Is your bank doing all it can for you? In a climate of change, consolidation, and loss in the banking industry,
it is time to evaluate how your bank stacks up against the competition.
Relationship and Customer Service. You should have a solid relationship with your bank. Think of your banker as a business partner. Bank staff need to provide you with solutions to your problems, not with more problems. You should feel comfortable with the staff and be able to ask questions. When you have a good relationship with your bank, you are better able to obtain a loan, line of credit, or even eliminate onerous fees. Ask for testimonials, and ask other businesses about the level of customer service at their banks.
Industry Expertise. As a small-business owner, you may find you get a better banking experience at a bank which has many other clients just like you, rather than a bank that is focused on larger commercial enterprises. How likely is your bank to understand the financial needs of your business or provide you with a loan? Does your bank offer government backed loans? For example, is your bank a Small Business Administration lender? Some bank branches even cater to specific businesses: real estate development, the wine industry, etc. They may even connect you with other businesses that may be of service to you. Low rates are great, but not at the expense of expertise — your bank could be an invaluable source of services and advice.
Reasonable Fees. Comparing fees between banks is not a task for the faint-hearted, but collect as much information as you can on the services offered by each bank and the fees charged for those services. Consider the total of the fees you anticipate. Make sure you understand the minimum balance required to avoid fees. Ask other business owners about the fees at their banks. Do the fees seem reasonable, or do they seem excessive for the service provided? Be aware that banksmay also have several options with some types of commercial checking accounts carrying more fees than others, or some savings vehicles offering more interest than others. When discussing options with bank staff, ask as many questions as you can, and be sure to relate your business objectives as clearly as you can. Remember, some fees may be open to negotiation, so ask!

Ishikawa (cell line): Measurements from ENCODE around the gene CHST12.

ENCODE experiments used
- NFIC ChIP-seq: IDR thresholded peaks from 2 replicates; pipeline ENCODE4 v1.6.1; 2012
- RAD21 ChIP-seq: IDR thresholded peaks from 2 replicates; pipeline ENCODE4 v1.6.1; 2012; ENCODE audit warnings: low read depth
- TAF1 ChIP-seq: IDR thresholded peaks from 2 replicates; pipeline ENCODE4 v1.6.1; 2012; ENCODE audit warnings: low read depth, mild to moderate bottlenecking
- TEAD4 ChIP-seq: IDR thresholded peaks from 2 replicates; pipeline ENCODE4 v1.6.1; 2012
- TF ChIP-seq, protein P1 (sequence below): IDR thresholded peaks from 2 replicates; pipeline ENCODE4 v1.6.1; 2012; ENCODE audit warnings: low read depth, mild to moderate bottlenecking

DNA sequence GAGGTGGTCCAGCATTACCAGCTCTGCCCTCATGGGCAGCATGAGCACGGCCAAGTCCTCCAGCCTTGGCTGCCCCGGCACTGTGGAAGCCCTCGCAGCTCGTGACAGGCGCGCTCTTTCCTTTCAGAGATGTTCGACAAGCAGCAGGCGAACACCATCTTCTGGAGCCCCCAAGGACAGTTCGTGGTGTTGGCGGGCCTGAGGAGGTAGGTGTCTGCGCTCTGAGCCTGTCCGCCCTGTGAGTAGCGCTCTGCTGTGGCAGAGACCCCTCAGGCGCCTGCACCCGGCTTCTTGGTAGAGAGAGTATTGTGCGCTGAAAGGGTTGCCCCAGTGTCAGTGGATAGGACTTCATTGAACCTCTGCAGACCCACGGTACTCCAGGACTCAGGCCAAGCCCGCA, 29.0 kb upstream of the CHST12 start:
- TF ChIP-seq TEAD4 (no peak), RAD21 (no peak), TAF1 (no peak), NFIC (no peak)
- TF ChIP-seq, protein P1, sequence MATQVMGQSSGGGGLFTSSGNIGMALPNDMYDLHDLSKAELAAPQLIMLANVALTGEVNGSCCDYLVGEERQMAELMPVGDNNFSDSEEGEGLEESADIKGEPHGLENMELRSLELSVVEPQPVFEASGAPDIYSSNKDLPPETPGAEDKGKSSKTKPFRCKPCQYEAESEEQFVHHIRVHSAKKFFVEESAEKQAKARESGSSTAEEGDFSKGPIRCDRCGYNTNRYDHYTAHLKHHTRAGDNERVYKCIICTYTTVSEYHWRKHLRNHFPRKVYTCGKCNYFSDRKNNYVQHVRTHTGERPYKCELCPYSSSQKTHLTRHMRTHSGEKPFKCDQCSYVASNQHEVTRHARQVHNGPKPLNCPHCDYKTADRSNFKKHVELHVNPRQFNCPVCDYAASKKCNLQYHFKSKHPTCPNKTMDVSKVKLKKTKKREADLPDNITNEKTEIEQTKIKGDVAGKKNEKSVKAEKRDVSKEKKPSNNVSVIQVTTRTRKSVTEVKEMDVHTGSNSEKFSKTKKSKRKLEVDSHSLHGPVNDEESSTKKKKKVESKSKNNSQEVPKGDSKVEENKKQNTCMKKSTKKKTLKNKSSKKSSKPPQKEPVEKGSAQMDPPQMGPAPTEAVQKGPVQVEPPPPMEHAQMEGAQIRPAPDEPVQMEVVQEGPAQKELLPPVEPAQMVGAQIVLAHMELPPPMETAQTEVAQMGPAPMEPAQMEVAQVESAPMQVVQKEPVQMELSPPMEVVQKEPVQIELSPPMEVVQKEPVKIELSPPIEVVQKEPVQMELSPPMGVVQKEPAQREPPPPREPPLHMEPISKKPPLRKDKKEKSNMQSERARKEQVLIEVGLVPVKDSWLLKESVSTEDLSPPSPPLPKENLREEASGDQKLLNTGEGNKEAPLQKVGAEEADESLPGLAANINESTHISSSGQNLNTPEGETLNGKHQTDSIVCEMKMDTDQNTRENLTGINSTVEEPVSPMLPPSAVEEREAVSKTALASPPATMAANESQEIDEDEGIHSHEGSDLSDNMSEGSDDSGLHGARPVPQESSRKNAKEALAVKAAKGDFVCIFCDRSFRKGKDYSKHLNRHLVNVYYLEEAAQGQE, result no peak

Online Banking. Maybe you enjoy taking a break and visiting your local branch to do your banking, but you should select a bank that offers the onvenience of online banking. You can easily manage your cash and checking accounts, pay bills, handle credit card collections, manage payroll, view statements, and apply for a loan. Online banking also might result in lower, or no, fees for certain services. Be sure to examine all the services that each online banking system provides!
Incentives. Some banks offer free checks and low fees. Other banks partner with businesses to offer retail discounts, or may offer travel, hotel, and dining discounts and business travel services. If you do a lot of purchasing or traveling, incentives like those could be pretty valuable. Banks might also offer savings on loan interest rates if you are using the loan to “go green.” You may be able to get a deal on your personal accounts as a benefit. Compare the extras that your local banks offer.
Membership. Maybe the best bank for you is not a bank at all. Maybe your best financial partner is a Credit Union. While some credit unions are open only to certain businesses or industries, there are also credit unions that are open to a geographical population and that offer commercial services. At a credit union, you are more than a customer — you are a member. Credit unions were established to serve their members and often provide higher interest, lower loan rates, and minimal fees. While they have not been totally unaffected by the recent woes of the financial industry, credit unions are
generally very prudent stewards of your finances and put profit into their members’ pockets rather than into the pockets of